March 6, 2024

In 2024, we will strive to become more like Jesus by rediscovering the ancient practices of prayer, study, sabbath, celebration, and many more. Our knowledge of scripture, coupled with studying how Jesus lived his life while on earth, will help us become people that overflow with the goodness of God. Wednesday email devotionals will highlight the practices that have been discussed on the previous Sunday.

Then God said, “Let us make mankind in our image, in our likeness, so that they may rule over the fish in the sea and the birds in the sky, over the livestock and all the wild animals, and over all the creatures that move along the ground.”

So God created mankind in his own image, in the image of God he created them; male and female he created them.

God blessed them and said to them, “Be fruitful and increase in number; fill the earth and subdue it. Rule over the fish in the sea and the birds in the sky and over every living creature that moves on the ground.”

Then God said, “I give you every seed-bearing plant on the face of the whole earth and every tree that has fruit with seed in it. They will be yours for food. And to all the beasts of the earth and all the birds in the sky and all the creatures that move along the ground—everything that has the breath of life in it—I give every green plant for food.” And it was so.

God saw all that he had made, and it was very good. And there was evening, and there was morning—the sixth day.

Thus the heavens and the earth were completed in all their vast array.

By the seventh day God had finished the work he had been doing; so on the seventh day he rested from all his work. Then God blessed the seventh day and made it holy, because on it he rested from all the work of creating that he had done.


Genesis 1:26-2:3


The number seven is significant throughout the Bible, it’s more than just a lucky number.


Out of formless darkness, God created day, night, land, plants, the sun, the moon, stars, living creatures, and humans. Out of nothing, creation was born. The passage tells us that God finished his work and rested on the seventh day. The seventh day embodies wholeness. It's a rhythm of work followed by rest and a celebration of his wondrous deeds.


The significance of the number seven is seen throughout the Old Testament and the New Testament, beginning with the creation story in Genesis. It reappears in the command given to Moses, where God commands his people to honor the Sabbath day and keep it holy. If you read Leviticus, you’ll notice that the number seven is integral to the rhythm of Hebrew festivals. Then, every seven years, the Israelites observed the Sabbath Year, a time appointed for freeing slaves, remitting debts, and allowing the land to rest. This cycle culminated in a festival of Jubilee every seven Sabbath Years, marking a time of celebration and rest. It is in this year that Jesus declared the year of the Lord’s favor, a prophecy fulfilled through his ministry (referenced in Luke 4:18-21).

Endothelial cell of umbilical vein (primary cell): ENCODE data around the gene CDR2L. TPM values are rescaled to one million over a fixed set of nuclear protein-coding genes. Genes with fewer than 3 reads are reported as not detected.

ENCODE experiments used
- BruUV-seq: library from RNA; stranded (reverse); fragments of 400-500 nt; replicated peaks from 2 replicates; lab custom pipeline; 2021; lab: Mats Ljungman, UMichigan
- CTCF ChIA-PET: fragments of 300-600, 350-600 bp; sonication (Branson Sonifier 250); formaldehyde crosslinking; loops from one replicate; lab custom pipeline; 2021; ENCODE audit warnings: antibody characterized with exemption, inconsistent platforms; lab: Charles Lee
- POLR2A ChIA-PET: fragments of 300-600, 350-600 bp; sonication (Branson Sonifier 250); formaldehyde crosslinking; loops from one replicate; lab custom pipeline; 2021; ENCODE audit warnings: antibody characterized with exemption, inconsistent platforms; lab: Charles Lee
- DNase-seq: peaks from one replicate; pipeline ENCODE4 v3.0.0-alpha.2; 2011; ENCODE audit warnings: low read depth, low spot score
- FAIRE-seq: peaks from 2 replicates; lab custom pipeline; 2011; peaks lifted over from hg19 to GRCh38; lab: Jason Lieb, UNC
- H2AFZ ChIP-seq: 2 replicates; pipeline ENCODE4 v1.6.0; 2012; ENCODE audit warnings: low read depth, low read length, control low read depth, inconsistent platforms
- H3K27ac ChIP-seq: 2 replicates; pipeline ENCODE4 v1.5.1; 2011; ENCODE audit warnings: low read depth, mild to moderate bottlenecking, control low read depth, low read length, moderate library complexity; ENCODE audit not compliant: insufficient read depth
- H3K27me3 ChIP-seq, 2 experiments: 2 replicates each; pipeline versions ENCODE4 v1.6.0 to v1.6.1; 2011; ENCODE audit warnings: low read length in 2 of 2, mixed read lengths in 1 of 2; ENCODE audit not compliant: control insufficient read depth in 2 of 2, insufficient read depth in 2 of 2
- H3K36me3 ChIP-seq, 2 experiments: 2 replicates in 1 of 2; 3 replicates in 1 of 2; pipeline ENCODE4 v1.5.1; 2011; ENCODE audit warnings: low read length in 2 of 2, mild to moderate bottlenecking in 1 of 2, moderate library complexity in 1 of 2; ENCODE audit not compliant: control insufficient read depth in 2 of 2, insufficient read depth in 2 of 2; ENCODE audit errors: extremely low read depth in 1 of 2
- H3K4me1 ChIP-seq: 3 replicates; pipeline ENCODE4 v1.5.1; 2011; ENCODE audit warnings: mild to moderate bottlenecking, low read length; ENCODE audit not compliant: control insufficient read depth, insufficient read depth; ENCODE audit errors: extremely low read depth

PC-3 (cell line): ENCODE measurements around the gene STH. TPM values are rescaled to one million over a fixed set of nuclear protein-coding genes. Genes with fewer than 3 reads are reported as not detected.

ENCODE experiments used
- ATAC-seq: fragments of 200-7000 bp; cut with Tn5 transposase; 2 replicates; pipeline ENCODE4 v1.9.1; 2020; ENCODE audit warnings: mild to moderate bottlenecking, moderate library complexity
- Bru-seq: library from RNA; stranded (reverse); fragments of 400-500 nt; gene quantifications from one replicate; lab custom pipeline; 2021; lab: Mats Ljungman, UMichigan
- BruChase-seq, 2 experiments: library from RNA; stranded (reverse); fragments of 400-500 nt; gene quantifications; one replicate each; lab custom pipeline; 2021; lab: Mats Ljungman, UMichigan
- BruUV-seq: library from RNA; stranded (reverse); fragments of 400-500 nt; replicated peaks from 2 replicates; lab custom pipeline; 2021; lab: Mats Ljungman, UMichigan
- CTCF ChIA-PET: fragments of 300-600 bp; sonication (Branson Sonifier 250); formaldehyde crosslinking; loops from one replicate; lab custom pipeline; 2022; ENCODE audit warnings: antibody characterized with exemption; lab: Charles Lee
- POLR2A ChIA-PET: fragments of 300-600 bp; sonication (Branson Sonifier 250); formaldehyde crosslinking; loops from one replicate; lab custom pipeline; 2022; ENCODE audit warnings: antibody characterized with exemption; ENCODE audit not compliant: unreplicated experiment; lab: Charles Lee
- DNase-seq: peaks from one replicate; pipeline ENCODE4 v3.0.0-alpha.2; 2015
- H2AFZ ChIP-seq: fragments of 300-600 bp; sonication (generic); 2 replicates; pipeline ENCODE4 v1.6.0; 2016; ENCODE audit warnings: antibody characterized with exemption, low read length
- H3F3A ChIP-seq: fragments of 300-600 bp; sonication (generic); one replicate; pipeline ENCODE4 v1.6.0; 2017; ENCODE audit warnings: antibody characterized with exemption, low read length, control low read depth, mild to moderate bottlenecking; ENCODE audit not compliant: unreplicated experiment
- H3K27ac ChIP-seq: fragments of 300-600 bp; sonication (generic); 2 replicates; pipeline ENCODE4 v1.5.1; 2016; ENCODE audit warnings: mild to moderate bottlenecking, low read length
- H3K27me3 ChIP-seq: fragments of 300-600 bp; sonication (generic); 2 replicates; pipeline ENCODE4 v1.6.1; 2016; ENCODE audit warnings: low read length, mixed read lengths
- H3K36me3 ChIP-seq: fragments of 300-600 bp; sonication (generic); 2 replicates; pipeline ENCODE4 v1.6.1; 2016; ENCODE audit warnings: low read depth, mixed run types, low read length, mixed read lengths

Don’t miss this proclamation that Jesus shares. God’s original intention was for you and me to delight in the gifts God has given. Through the introduction of sin in our world, our rest and our work became more challenging than they were ever meant to be. The Sabbath command invites us to remember God’s good and complete plan, but Jesus’ sacrifice allows us to work out our purpose from a place of belonging and rest. Jesus is the redemption for all things, even our own work and rest.


God works, designs, creates, and offers the fullness of not only his goodness but also of the goodness of his creation. We were meant to delight in the goodness of all God has to offer. The seventh day of rest is meant to be a small piece of the restoration story we experience.


After all, the Sabbath was made for us (Mark 2:27).


Israel was commanded to practice the Sabbath to remember God’s goodness, but we are invited to practice rest in Jesus’ restoration of creation. Jesus is our rest. How we understand our work and our rest this month should be coupled with Jesus’ declaration of his redemption and invitation to experience eternal delight in God.


Welcome to the month of delighting. We get to delight because we rest in Jesus’ redemption.

For Reflection

What does it mean for you to delight in God?


What does working out our earthly purpose from a place of belonging and rest mean?


God, thank you for your daily, weekly, monthly, and even yearly reminders that we are invited to partake in your peace and rest. Thank you for Jesus, who is to be our salvation and our rest. This week, grant us the freedom to rest in confidence and delight in your abundant goodness. Amen.

Morgan Kennedy
Teaching & Learning Director